“It was one of the first years I used it,” she said. “I usually used clay, which I still use because I think it’s important for them to know what clay is, but I don’t have a kiln, so everything is dried at but it’s really fun because I buy white and we turn it into colors with markers, so it teaches them how to separate it into what they need, how to turn each into the color they need, and then together we make it what we’re going to make burgers and fries, then kindergarten made little pizzas, and it was really fun. They really enjoyed it.

The value his students place on their artwork is also important to the program. Stallman keeps all of the student projects and at the end of the year they make portfolios and can take it all home at the same time. She said it was especially exciting for them.

“It’s really exciting for them to finally be able to bring all their stuff home, and it kind of teaches them the importance of their artistic endeavors. You know, they’ve invested a lot, a lot of time, a lot of thought, a lot of energy, and I want them to take care of themselves and not just stuff them in the bottom of their backpack and go home,” she said with a laugh.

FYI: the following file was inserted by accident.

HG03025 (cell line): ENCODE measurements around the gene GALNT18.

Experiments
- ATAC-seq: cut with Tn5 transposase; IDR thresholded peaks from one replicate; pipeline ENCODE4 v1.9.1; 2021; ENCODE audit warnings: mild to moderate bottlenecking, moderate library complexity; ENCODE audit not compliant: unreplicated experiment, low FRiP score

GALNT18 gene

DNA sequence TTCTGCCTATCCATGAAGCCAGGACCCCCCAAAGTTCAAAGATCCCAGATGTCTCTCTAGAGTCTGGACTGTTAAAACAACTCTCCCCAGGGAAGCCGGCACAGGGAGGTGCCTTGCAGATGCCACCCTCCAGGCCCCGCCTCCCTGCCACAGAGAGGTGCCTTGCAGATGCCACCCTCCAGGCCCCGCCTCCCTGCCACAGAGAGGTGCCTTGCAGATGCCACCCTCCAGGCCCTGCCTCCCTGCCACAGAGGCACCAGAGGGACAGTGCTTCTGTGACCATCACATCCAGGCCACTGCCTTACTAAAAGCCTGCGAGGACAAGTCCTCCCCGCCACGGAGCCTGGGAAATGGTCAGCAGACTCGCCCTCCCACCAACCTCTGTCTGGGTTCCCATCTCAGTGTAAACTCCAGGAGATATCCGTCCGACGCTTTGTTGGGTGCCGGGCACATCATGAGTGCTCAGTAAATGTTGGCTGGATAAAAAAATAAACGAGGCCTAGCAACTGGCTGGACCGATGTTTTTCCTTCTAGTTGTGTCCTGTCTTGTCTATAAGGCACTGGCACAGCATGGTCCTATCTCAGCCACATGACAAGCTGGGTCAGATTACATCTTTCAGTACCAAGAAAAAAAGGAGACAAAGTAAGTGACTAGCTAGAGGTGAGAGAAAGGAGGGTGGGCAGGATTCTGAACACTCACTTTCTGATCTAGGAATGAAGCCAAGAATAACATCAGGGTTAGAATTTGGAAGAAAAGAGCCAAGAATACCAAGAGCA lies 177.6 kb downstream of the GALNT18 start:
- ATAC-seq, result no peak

It also tells their parents the importance of the projects, she noted.

“Last year, a lot of parents told me how excited their kids were to come home with their art and show off their parents,” she said. “And also, I’ve had parents tell me that they’ve been fighting over who’s going to hang them where in their offices and that kind of stuff. So that’s really exciting and at the end of the year , they’re all like, “When can we get it? When can we get it?” And they ask me for weeks about their works.”

She believes the mural will be a pleasant surprise for the children when they return.

“I think they’re going to be excited about it. My sons, two of my children are in this building, so I’m glad they can see it,” she said.

Samantha Stallman, art teacher at Lake Hamilton Elementary School, talks about the new mural she painted at the entrance to the school and the effect the art program has had on the students. – Photo by Donald Cross from The Sentinel-Record